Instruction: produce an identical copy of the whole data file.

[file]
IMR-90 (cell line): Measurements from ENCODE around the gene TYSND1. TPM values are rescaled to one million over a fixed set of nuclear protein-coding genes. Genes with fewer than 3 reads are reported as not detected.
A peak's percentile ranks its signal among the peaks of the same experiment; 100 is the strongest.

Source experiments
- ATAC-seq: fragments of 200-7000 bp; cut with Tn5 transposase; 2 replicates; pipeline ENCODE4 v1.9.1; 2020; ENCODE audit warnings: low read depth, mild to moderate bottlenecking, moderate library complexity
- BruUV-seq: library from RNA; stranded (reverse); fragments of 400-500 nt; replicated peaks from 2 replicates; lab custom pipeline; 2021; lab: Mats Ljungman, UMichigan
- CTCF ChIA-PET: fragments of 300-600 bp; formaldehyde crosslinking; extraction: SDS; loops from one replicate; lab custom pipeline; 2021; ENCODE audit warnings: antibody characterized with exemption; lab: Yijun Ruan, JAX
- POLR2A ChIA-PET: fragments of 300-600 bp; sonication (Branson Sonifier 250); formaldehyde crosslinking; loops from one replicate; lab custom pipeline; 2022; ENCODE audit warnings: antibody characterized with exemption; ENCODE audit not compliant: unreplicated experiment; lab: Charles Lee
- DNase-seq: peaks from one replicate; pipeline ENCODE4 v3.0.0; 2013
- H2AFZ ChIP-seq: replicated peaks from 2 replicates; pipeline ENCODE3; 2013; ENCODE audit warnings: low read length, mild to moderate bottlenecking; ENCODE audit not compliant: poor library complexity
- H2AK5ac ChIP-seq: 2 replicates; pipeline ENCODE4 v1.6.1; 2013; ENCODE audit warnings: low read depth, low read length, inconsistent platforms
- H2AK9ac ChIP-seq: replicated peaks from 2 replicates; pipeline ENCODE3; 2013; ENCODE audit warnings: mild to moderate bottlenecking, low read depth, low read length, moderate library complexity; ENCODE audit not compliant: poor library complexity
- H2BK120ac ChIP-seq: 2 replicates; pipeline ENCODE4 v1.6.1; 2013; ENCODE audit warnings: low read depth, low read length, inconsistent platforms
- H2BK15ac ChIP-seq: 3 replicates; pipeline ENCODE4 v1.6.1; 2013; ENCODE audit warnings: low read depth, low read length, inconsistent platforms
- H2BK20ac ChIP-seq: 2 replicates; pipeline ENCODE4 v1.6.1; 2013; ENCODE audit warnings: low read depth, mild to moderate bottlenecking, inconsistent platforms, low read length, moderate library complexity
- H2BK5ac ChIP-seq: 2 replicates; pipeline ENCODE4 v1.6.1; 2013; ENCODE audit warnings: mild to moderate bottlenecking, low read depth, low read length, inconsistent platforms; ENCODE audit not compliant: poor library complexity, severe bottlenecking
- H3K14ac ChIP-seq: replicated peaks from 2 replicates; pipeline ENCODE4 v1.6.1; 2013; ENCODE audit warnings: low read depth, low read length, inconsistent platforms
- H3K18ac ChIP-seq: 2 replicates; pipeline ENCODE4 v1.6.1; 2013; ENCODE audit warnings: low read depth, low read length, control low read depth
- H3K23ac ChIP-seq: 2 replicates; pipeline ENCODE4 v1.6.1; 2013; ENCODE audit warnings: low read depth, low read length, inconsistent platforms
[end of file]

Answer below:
IMR-90 (cell line): Measurements from ENCODE around the gene TYSND1. TPM values are rescaled to one million over a fixed set of nuclear protein-coding genes. Genes with fewer than 3 reads are reported as not detected.
A peak's percentile ranks its signal among the peaks of the same experiment; 100 is the strongest.

Source experiments
- ATAC-seq: fragments of 200-7000 bp; cut with Tn5 transposase; 2 replicates; pipeline ENCODE4 v1.9.1; 2020; ENCODE audit warnings: low read depth, mild to moderate bottlenecking, moderate library complexity
- BruUV-seq: library from RNA; stranded (reverse); fragments of 400-500 nt; replicated peaks from 2 replicates; lab custom pipeline; 2021; lab: Mats Ljungman, UMichigan
- CTCF ChIA-PET: fragments of 300-600 bp; formaldehyde crosslinking; extraction: SDS; loops from one replicate; lab custom pipeline; 2021; ENCODE audit warnings: antibody characterized with exemption; lab: Yijun Ruan, JAX
- POLR2A ChIA-PET: fragments of 300-600 bp; sonication (Branson Sonifier 250); formaldehyde crosslinking; loops from one replicate; lab custom pipeline; 2022; ENCODE audit warnings: antibody characterized with exemption; ENCODE audit not compliant: unreplicated experiment; lab: Charles Lee
- DNase-seq: peaks from one replicate; pipeline ENCODE4 v3.0.0; 2013
- H2AFZ ChIP-seq: replicated peaks from 2 replicates; pipeline ENCODE3; 2013; ENCODE audit warnings: low read length, mild to moderate bottlenecking; ENCODE audit not compliant: poor library complexity
- H2AK5ac ChIP-seq: 2 replicates; pipeline ENCODE4 v1.6.1; 2013; ENCODE audit warnings: low read depth, low read length, inconsistent platforms
- H2AK9ac ChIP-seq: replicated peaks from 2 replicates; pipeline ENCODE3; 2013; ENCODE audit warnings: mild to moderate bottlenecking, low read depth, low read length, moderate library complexity; ENCODE audit not compliant: poor library complexity
- H2BK120ac ChIP-seq: 2 replicates; pipeline ENCODE4 v1.6.1; 2013; ENCODE audit warnings: low read depth, low read length, inconsistent platforms
- H2BK15ac ChIP-seq: 3 replicates; pipeline ENCODE4 v1.6.1; 2013; ENCODE audit warnings: low read depth, low read length, inconsistent platforms
- H2BK20ac ChIP-seq: 2 replicates; pipeline ENCODE4 v1.6.1; 2013; ENCODE audit warnings: low read depth, mild to moderate bottlenecking, inconsistent platforms, low read length, moderate library complexity
- H2BK5ac ChIP-seq: 2 replicates; pipeline ENCODE4 v1.6.1; 2013; ENCODE audit warnings: mild to moderate bottlenecking, low read depth, low read length, inconsistent platforms; ENCODE audit not compliant: poor library complexity, severe bottlenecking
- H3K14ac ChIP-seq: replicated peaks from 2 replicates; pipeline ENCODE4 v1.6.1; 2013; ENCODE audit warnings: low read depth, low read length, inconsistent platforms
- H3K18ac ChIP-seq: 2 replicates; pipeline ENCODE4 v1.6.1; 2013; ENCODE audit warnings: low read depth, low read length, control low read depth
- H3K23ac ChIP-seq: 2 replicates; pipeline ENCODE4 v1.6.1; 2013; ENCODE audit warnings: low read depth, low read length, inconsistent platforms